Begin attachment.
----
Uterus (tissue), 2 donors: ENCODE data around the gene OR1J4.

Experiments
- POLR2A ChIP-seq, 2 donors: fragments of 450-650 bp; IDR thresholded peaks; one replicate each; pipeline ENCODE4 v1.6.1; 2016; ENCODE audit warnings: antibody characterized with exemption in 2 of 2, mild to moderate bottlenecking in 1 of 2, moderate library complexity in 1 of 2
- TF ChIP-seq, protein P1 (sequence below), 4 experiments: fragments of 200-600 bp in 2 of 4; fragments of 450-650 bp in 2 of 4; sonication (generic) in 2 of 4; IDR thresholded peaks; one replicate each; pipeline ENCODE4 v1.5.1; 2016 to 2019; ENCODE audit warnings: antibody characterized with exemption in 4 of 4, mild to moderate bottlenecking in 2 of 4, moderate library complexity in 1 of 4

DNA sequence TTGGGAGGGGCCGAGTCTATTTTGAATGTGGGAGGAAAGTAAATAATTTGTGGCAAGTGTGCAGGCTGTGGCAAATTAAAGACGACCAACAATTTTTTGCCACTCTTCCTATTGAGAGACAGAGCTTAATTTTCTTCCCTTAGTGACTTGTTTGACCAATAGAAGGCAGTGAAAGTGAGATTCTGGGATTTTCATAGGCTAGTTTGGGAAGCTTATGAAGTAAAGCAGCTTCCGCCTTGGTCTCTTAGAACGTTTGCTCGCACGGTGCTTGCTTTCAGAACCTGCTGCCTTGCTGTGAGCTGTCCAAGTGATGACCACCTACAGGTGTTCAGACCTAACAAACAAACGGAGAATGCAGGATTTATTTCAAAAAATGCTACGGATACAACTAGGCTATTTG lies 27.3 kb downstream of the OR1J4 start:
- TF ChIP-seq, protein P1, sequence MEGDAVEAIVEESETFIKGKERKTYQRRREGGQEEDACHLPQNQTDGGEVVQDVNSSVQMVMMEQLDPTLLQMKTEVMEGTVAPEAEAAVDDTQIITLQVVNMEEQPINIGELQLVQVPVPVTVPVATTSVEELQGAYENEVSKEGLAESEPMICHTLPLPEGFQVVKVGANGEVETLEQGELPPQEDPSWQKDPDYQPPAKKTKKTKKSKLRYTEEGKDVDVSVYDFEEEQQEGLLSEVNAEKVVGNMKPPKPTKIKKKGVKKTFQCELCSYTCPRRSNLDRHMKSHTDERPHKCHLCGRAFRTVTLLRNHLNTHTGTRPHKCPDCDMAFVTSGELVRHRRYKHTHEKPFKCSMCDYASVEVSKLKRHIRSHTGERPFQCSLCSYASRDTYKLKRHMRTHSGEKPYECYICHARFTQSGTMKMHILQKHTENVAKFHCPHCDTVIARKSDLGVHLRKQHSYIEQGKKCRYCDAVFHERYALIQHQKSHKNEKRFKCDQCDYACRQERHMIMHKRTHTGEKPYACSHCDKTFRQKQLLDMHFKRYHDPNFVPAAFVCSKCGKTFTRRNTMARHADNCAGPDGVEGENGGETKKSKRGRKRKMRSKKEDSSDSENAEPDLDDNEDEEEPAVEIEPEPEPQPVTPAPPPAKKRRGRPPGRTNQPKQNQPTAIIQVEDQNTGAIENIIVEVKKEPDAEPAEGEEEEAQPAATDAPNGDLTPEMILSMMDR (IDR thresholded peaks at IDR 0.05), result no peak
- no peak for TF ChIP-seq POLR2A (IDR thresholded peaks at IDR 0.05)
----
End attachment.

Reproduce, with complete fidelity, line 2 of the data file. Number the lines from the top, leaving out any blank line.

Experiments